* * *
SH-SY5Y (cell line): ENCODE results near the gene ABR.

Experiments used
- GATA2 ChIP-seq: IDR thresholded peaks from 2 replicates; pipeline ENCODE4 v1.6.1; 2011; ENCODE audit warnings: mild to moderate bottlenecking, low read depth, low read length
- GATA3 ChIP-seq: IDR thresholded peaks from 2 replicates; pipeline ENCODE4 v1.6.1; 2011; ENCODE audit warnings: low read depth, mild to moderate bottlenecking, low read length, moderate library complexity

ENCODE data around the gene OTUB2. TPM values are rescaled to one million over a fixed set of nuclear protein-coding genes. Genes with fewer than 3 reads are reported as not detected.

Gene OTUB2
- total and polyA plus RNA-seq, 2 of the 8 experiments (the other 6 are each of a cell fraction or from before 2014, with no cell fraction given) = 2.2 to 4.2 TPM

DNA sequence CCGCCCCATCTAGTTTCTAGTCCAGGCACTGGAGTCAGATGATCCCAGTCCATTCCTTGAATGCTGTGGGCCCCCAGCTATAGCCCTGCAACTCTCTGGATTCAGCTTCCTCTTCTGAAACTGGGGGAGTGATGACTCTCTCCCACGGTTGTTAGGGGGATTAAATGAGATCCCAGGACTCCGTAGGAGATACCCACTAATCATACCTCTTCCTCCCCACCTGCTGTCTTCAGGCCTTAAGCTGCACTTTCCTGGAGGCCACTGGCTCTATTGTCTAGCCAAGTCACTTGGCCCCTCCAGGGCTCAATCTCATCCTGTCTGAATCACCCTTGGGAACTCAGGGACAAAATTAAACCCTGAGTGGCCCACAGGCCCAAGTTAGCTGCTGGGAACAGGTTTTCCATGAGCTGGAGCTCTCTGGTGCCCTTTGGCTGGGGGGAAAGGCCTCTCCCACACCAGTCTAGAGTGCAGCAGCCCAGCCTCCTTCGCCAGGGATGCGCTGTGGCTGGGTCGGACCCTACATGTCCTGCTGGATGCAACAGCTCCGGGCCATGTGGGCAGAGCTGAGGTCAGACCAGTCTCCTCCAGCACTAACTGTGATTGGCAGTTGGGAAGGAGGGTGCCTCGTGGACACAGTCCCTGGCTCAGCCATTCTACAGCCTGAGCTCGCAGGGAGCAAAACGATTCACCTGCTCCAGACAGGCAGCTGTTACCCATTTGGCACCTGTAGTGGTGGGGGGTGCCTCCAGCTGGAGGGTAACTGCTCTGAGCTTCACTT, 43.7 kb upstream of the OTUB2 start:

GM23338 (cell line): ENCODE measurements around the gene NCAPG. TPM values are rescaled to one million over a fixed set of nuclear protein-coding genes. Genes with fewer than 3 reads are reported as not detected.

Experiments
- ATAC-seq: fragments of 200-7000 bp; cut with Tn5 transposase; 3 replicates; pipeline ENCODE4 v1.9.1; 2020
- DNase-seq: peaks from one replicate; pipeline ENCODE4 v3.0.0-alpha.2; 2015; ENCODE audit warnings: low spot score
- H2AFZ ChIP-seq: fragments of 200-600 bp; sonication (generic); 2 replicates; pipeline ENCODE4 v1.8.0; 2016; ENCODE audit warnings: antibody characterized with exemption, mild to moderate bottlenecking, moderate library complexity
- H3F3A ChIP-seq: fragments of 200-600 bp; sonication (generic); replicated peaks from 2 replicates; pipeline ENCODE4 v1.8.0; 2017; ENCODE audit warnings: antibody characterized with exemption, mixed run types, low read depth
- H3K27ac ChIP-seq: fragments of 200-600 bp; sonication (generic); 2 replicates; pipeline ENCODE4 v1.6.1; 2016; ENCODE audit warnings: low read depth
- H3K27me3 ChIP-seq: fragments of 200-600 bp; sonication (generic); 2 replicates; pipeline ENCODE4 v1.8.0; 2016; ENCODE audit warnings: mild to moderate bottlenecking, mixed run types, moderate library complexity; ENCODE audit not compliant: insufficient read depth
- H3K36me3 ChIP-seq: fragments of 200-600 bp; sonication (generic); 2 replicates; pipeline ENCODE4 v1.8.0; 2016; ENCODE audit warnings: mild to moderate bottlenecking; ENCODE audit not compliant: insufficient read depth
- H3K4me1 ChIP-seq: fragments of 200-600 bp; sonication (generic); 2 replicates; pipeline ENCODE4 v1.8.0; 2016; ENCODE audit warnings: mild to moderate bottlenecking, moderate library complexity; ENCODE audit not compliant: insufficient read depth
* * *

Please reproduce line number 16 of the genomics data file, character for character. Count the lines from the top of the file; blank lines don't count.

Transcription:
- H3K27me3 ChIP-seq: fragments of 200-600 bp; sonication (generic); 2 replicates; pipeline ENCODE4 v1.8.0; 2016; ENCODE audit warnings: mild to moderate bottlenecking, mixed run types, moderate library complexity; ENCODE audit not compliant: insufficient read depth